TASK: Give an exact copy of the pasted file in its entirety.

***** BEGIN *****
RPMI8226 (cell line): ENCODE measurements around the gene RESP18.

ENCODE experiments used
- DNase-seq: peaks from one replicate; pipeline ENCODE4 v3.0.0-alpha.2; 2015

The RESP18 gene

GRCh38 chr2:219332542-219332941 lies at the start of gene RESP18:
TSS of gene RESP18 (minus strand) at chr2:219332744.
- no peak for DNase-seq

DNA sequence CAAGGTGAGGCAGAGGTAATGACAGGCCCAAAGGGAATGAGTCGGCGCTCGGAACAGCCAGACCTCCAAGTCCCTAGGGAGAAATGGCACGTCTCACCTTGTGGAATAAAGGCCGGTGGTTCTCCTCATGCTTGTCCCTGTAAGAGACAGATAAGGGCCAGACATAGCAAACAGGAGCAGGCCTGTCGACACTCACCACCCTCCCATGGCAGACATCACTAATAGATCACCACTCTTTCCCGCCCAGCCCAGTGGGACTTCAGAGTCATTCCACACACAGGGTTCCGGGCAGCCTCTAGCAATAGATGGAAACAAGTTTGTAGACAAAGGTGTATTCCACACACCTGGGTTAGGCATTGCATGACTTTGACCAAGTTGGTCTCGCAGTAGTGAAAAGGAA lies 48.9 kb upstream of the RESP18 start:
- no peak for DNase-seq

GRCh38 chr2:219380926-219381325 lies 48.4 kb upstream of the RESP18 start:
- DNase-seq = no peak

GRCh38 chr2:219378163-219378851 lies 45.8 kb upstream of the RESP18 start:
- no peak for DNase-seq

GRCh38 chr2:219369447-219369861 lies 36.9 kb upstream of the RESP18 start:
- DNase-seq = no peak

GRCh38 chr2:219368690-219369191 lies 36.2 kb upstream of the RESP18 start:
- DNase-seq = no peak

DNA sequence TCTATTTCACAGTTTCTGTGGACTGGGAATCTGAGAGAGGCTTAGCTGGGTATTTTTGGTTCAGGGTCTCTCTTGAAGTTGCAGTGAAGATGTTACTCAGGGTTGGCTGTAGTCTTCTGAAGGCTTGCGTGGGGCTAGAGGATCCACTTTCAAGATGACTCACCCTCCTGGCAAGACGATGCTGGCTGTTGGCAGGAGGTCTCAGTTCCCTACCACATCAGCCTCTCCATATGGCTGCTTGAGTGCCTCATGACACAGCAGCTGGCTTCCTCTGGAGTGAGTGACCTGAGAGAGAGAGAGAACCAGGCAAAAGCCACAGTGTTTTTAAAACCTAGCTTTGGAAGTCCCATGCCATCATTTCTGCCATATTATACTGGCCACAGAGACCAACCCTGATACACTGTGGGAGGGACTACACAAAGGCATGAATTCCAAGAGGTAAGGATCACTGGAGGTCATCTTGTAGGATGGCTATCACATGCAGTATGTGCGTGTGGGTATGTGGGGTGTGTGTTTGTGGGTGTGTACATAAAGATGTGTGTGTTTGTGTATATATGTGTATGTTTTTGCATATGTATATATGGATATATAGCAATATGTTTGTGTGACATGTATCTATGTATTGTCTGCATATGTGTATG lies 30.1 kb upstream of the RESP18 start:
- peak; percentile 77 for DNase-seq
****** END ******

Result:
RPMI8226 (cell line): ENCODE measurements around the gene RESP18.

ENCODE experiments used
- DNase-seq: peaks from one replicate; pipeline ENCODE4 v3.0.0-alpha.2; 2015

The RESP18 gene

GRCh38 chr2:219332542-219332941 lies at the start of gene RESP18:
TSS of gene RESP18 (minus strand) at chr2:219332744.
- no peak for DNase-seq

DNA sequence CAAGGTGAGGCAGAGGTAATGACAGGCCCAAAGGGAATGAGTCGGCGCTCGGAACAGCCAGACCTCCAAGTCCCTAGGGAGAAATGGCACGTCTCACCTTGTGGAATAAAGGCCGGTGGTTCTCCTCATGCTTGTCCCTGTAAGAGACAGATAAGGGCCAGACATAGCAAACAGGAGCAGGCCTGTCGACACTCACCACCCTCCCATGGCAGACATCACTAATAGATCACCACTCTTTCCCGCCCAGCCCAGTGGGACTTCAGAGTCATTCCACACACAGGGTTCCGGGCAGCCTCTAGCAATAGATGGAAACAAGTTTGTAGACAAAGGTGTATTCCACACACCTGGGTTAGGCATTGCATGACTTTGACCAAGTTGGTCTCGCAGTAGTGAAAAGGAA lies 48.9 kb upstream of the RESP18 start:
- no peak for DNase-seq

GRCh38 chr2:219380926-219381325 lies 48.4 kb upstream of the RESP18 start:
- DNase-seq = no peak

GRCh38 chr2:219378163-219378851 lies 45.8 kb upstream of the RESP18 start:
- no peak for DNase-seq

GRCh38 chr2:219369447-219369861 lies 36.9 kb upstream of the RESP18 start:
- DNase-seq = no peak

GRCh38 chr2:219368690-219369191 lies 36.2 kb upstream of the RESP18 start:
- DNase-seq = no peak

DNA sequence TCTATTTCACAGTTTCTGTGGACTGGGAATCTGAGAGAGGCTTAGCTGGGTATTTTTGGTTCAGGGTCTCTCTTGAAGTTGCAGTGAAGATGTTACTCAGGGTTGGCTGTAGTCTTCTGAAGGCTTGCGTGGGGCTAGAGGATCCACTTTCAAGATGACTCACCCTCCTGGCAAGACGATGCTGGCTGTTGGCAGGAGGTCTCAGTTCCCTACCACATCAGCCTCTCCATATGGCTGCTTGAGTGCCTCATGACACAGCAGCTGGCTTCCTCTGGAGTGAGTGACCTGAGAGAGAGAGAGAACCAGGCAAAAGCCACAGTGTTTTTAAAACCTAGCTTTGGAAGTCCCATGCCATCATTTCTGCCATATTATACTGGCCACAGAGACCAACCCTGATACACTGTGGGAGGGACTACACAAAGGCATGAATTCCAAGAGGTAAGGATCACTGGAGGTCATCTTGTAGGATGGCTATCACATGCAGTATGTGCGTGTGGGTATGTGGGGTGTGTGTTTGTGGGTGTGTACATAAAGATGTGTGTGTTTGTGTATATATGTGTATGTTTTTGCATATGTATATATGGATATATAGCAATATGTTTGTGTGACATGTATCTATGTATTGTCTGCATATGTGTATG lies 30.1 kb upstream of the RESP18 start:
- peak; percentile 77 for DNase-seq